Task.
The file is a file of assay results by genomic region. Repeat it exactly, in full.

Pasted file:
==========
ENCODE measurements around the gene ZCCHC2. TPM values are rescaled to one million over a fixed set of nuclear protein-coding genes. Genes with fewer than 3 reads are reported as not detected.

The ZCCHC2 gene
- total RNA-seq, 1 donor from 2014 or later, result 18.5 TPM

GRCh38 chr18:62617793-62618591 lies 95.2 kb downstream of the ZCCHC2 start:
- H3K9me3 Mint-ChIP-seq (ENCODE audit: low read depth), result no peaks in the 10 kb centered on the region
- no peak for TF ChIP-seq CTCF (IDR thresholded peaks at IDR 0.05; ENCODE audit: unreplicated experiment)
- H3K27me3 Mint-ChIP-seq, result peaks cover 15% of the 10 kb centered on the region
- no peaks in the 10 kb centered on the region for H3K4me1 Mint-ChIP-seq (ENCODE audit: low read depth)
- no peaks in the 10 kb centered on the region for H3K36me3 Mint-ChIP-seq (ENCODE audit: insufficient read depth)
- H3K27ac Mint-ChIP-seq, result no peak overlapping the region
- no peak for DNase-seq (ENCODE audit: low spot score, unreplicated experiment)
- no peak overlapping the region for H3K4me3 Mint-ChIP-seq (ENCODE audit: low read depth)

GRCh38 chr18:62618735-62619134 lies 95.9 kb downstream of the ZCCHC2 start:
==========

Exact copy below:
ENCODE measurements around the gene ZCCHC2. TPM values are rescaled to one million over a fixed set of nuclear protein-coding genes. Genes with fewer than 3 reads are reported as not detected.

The ZCCHC2 gene
- total RNA-seq, 1 donor from 2014 or later, result 18.5 TPM

GRCh38 chr18:62617793-62618591 lies 95.2 kb downstream of the ZCCHC2 start:
- H3K9me3 Mint-ChIP-seq (ENCODE audit: low read depth), result no peaks in the 10 kb centered on the region
- no peak for TF ChIP-seq CTCF (IDR thresholded peaks at IDR 0.05; ENCODE audit: unreplicated experiment)
- H3K27me3 Mint-ChIP-seq, result peaks cover 15% of the 10 kb centered on the region
- no peaks in the 10 kb centered on the region for H3K4me1 Mint-ChIP-seq (ENCODE audit: low read depth)
- no peaks in the 10 kb centered on the region for H3K36me3 Mint-ChIP-seq (ENCODE audit: insufficient read depth)
- H3K27ac Mint-ChIP-seq, result no peak overlapping the region
- no peak for DNase-seq (ENCODE audit: low spot score, unreplicated experiment)
- no peak overlapping the region for H3K4me3 Mint-ChIP-seq (ENCODE audit: low read depth)

GRCh38 chr18:62618735-62619134 lies 95.9 kb downstream of the ZCCHC2 start: